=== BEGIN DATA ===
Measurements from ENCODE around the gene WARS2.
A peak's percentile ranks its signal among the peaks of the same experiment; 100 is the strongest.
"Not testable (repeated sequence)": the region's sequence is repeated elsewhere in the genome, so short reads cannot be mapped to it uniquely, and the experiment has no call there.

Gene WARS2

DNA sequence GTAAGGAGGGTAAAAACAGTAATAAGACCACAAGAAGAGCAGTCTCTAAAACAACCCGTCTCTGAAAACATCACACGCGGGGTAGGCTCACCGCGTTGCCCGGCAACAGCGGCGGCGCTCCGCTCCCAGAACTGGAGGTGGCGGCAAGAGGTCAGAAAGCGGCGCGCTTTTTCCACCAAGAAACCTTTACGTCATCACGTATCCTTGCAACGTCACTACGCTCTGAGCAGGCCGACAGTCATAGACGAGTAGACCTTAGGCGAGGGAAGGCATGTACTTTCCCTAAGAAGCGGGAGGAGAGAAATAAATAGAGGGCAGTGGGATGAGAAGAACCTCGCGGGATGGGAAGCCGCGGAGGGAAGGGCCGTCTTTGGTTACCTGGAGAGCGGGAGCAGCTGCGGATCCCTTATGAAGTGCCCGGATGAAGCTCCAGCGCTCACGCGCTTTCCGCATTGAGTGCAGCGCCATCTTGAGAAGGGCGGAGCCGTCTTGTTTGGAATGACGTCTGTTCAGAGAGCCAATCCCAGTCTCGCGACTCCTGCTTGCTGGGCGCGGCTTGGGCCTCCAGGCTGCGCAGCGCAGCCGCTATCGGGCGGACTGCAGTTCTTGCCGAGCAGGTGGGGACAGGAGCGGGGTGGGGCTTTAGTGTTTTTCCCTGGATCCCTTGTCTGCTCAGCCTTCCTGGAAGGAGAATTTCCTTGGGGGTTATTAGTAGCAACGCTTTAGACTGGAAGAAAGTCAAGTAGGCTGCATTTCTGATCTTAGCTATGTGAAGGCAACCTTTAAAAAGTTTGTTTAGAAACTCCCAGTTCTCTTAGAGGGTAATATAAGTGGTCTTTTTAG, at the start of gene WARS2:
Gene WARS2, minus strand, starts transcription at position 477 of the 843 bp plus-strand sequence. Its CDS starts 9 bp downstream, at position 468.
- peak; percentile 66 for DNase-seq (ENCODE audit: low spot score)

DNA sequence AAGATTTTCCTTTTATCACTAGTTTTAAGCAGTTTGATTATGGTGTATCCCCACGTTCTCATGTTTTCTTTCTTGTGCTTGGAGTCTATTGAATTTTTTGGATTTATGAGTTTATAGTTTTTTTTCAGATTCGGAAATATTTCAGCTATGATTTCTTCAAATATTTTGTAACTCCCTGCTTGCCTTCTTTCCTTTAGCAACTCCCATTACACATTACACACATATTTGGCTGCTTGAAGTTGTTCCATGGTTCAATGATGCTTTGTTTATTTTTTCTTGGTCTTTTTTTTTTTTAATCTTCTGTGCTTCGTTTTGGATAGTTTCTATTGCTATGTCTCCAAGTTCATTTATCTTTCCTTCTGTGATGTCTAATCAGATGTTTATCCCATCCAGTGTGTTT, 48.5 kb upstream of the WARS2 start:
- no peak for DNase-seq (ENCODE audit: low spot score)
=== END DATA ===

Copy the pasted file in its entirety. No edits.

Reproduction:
Measurements from ENCODE around the gene WARS2.
A peak's percentile ranks its signal among the peaks of the same experiment; 100 is the strongest.
"Not testable (repeated sequence)": the region's sequence is repeated elsewhere in the genome, so short reads cannot be mapped to it uniquely, and the experiment has no call there.

Gene WARS2

DNA sequence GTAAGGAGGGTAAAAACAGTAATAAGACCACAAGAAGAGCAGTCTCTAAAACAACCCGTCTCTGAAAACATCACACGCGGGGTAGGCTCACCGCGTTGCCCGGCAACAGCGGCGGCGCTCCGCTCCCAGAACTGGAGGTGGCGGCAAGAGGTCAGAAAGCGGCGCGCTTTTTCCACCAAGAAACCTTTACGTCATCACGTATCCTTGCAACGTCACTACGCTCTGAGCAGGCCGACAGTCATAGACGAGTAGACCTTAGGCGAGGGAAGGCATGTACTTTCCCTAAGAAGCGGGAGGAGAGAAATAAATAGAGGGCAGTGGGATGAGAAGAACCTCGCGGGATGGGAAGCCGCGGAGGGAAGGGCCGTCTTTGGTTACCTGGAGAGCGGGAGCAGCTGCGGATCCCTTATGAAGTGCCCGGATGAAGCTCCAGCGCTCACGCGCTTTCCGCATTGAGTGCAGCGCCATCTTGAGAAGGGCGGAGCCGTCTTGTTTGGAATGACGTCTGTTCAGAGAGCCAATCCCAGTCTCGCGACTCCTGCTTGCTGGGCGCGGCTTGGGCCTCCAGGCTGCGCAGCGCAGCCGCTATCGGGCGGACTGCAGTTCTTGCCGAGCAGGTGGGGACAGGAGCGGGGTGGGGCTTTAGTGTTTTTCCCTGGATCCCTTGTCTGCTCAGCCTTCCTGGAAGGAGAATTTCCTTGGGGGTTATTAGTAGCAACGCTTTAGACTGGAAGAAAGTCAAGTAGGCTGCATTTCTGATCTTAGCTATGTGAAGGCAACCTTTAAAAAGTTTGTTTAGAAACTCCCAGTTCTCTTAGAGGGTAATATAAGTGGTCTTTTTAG, at the start of gene WARS2:
Gene WARS2, minus strand, starts transcription at position 477 of the 843 bp plus-strand sequence. Its CDS starts 9 bp downstream, at position 468.
- peak; percentile 66 for DNase-seq (ENCODE audit: low spot score)

DNA sequence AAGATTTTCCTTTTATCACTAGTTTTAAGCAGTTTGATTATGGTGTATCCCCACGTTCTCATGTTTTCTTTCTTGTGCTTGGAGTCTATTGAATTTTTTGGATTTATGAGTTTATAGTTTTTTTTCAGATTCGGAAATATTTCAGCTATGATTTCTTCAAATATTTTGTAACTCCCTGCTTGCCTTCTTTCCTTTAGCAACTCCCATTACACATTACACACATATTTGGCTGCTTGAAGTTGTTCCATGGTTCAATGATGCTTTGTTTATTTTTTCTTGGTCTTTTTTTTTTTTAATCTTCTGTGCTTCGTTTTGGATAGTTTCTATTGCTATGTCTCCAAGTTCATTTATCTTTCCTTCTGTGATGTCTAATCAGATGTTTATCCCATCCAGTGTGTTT, 48.5 kb upstream of the WARS2 start:
- no peak for DNase-seq (ENCODE audit: low spot score)